In most states, a professional’s financial liability is not protected by typical business protections (i.e., the corporate veil), so firm assets and/or existing insurance policies are the only tools protecting your lawyers from personal financial ruin.
In our insurance brokerage firm, we spend many days and hours negotiating with insurance companies over the fine print points of every professional liability policy. And yes, they are important: Are you financially exposed to defense costs? What definitions and fine print are the best fits for your firm? Is that the best premium? All of these points consume our behind-the-scenes work to obtain the best insurance options for our clients.
But if the amount of insurance — the limit — is insufficient, the fine print won’t matter and having a good insurance policy (even a great one) will not adequately protect you. While there is no scientific method for selecting your limits, below are the various methods on how to calculate your limit. For most firms, one or two of the methods together make sound sense.
Average client: Purchase the amount of insurance that represents an amount near your average client exposure. Especially for a firm that is primarily litigation, this method can be used by taking your average case value. We assume that you will not commit malpractice on your largest cases, as you will be committing your best resources to that client matter. Some practice areas — such as SEC work, high-end trust and estates, and IP work — values need specific attention with this method of analysis. If you represent high-net-worth individuals, they tend to be litigious. But beware — not surprisingly, they are also litigious against their lawyers.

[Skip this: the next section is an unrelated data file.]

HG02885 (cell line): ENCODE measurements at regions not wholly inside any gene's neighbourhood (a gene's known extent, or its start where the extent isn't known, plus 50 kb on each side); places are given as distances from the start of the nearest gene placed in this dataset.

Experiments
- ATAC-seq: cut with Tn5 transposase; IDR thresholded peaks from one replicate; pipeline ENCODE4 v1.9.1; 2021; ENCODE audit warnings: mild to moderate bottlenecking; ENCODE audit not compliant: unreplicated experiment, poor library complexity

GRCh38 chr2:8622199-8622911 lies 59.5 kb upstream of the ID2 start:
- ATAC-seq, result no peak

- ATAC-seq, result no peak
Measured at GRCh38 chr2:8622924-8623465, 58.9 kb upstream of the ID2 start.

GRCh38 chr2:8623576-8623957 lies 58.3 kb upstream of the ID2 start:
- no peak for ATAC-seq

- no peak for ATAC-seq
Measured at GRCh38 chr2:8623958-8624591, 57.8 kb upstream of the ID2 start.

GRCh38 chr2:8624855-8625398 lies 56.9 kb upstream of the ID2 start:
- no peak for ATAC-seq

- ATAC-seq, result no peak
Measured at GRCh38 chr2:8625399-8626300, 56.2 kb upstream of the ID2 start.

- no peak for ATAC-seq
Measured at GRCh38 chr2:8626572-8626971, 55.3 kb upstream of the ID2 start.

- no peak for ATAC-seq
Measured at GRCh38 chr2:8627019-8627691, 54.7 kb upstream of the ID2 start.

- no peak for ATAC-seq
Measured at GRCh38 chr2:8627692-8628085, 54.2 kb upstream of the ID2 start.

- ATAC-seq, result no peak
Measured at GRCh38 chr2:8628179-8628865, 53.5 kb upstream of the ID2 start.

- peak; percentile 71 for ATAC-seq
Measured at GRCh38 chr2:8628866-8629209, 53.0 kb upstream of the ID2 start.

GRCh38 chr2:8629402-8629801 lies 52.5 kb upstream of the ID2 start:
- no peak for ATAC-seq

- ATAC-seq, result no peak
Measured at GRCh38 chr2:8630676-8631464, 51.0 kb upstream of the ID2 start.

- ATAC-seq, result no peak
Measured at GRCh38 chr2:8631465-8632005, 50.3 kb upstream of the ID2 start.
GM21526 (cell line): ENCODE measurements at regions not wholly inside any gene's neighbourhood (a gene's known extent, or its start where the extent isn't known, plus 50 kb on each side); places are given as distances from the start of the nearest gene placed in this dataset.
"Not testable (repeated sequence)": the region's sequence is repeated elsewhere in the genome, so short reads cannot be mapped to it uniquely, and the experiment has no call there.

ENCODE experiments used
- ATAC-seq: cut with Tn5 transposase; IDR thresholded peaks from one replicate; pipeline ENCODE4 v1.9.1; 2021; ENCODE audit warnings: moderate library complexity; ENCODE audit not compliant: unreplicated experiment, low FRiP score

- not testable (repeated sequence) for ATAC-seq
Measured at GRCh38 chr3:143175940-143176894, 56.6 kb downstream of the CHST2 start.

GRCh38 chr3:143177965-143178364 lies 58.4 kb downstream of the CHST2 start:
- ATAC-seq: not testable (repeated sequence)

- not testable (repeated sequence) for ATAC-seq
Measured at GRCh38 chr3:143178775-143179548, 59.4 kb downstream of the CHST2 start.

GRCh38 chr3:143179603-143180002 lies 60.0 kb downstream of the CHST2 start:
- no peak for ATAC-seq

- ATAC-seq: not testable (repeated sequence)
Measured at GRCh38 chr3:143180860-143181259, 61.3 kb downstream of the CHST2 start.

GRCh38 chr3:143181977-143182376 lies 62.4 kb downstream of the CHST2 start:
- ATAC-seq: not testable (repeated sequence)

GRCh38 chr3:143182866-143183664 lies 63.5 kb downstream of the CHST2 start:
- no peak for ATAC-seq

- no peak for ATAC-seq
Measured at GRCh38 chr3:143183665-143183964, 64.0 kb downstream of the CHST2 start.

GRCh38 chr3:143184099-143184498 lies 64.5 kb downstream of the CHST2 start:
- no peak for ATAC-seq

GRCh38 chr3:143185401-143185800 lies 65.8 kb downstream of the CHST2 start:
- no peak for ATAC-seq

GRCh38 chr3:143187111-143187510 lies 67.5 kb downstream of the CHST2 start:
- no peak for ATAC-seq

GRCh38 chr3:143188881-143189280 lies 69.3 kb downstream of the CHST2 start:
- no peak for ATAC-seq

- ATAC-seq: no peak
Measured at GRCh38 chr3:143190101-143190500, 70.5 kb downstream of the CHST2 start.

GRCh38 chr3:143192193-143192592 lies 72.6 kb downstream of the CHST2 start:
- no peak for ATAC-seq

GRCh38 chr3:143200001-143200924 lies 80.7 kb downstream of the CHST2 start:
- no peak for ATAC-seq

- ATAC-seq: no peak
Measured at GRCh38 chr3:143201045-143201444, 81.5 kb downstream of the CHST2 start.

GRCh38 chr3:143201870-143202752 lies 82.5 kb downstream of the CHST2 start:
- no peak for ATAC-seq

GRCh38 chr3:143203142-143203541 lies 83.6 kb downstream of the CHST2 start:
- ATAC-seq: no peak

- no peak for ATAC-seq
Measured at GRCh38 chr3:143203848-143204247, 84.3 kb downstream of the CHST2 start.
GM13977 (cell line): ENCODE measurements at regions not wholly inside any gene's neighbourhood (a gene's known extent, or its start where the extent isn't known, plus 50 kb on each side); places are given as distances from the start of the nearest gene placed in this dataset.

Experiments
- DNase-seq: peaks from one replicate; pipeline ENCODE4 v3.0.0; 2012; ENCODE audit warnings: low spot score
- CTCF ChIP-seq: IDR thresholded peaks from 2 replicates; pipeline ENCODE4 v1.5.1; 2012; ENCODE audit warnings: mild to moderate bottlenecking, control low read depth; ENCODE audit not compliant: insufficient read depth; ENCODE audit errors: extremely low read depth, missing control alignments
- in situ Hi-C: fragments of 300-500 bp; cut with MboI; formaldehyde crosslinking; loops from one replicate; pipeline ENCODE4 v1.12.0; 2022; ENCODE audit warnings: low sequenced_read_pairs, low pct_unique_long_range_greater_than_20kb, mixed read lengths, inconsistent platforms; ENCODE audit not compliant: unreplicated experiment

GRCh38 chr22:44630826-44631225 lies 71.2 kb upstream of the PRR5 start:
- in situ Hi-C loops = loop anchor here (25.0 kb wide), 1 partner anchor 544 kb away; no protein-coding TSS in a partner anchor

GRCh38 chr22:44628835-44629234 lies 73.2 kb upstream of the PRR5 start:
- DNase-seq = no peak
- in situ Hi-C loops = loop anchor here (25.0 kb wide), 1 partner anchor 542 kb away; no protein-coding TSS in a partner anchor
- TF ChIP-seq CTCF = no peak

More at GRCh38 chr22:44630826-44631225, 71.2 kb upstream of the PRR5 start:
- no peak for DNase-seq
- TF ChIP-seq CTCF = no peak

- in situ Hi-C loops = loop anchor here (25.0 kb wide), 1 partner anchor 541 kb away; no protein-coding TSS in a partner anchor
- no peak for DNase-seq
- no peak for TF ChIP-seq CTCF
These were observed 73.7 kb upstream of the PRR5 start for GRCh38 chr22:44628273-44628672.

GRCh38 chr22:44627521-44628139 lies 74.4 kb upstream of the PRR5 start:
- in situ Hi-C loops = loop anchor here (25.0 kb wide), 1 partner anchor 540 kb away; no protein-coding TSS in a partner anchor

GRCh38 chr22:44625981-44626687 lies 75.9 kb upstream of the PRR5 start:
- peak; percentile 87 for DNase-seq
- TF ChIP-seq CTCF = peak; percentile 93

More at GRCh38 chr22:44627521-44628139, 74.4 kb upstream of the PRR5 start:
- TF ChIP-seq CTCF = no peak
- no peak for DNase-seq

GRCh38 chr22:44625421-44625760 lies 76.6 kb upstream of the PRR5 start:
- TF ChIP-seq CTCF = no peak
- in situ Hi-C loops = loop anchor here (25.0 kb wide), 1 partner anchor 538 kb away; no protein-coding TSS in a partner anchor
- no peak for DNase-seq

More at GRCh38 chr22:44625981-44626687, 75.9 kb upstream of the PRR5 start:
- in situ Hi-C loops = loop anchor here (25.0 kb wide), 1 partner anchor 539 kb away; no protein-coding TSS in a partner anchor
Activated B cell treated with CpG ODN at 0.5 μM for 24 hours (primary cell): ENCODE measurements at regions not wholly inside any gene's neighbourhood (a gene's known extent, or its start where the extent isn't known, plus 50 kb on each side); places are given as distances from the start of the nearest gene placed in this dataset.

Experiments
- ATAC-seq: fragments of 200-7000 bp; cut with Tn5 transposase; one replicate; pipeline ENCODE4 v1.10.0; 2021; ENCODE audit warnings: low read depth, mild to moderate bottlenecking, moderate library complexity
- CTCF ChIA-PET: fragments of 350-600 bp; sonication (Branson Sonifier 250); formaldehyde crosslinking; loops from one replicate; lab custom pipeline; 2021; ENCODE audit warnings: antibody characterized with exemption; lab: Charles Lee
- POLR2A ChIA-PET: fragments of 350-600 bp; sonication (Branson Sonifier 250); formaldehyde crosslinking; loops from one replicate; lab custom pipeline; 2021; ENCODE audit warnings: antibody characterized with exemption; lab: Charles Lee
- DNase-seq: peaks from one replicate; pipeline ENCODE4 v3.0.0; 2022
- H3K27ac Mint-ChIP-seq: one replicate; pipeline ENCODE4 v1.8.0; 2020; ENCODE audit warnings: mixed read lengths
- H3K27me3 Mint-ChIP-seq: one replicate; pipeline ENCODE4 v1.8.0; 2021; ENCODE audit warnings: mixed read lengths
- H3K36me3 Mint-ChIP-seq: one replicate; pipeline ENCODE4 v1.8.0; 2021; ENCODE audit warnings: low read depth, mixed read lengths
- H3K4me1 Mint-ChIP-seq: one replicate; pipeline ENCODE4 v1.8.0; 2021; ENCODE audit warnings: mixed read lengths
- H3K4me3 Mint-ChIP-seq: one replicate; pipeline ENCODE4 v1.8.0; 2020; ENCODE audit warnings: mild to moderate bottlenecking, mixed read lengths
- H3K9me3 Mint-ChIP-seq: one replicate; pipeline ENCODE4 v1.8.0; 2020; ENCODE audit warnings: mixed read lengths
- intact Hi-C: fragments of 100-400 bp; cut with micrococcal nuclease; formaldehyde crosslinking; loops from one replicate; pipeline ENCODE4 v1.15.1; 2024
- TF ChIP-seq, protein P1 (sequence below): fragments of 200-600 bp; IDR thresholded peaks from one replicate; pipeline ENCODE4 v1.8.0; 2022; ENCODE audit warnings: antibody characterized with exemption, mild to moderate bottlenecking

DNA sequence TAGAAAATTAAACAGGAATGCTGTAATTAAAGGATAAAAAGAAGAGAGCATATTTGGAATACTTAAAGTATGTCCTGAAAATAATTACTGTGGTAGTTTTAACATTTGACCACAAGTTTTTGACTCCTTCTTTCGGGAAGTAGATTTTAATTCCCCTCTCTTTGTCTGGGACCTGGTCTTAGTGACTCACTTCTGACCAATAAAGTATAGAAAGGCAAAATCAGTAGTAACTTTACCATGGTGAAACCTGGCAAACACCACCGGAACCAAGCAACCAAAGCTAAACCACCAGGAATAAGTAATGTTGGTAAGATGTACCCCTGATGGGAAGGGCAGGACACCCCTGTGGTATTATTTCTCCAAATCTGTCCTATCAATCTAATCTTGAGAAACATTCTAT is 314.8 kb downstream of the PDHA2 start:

Per lawyer: The roughest calculation is $500,000 to $750,000 per lawyer. This means that a 20-lawyer firm should consider $10 to $15 million in coverage. This rule of thumb varies greatly by state and locality, but it is a good rough estimate.
Cynical approach: The firm should purchase the minimum amount of insurance so as not to be the defendant firm (in a multi-defendant professional situation) of having the “deepest pockets.” On the other hand, they shouldn’t purchase too little that plaintiff attorneys pursue personal assets. There is anecdotal and logical evidence for this approach, but it is especially important to constantly review these goals with your broker for specific advice to keep you abreast of the industry norms when it comes to insurance limits.
Purely financial: Unrelated to your practice areas of risk and your average client size, the firm conducts a purely financial analysis of the value of current revenues compared to the cost of the insurance. Regardless of the risk profile of your firm, the quotes are obtained for various limits and selected purely on the economics of the situation. For example, a highly profitable $25 million dollar firm might purchase $30 million to $50 million in limits as the cost of the insurance might only be $200,000 (a small amount for a highly profitable firm). A similarly sized law firm — but one that is less profitable with fee revenue of $10 million — might only purchase $10 million.
SOME WORDS OF CAUTION
The best approach of all is to use a blended and educated approach to your limit selection. The discussion with your broker should be annual and should consider changes in your firm and changes in the insurance market. If your firm has grown or changed in practice mix, past limits might not be enough. In the past 10 years, excess insurance policies premiums have come down considerably. What made sense financially even a few years ago, no longer is a prudent financial decision.
Avoid rationalizing your decision making about limits to drive down the costs. There is a lot at stake with your professional liability. As with all important firm decisions, the analytical approach is the way to go when you decide your professional liability limits.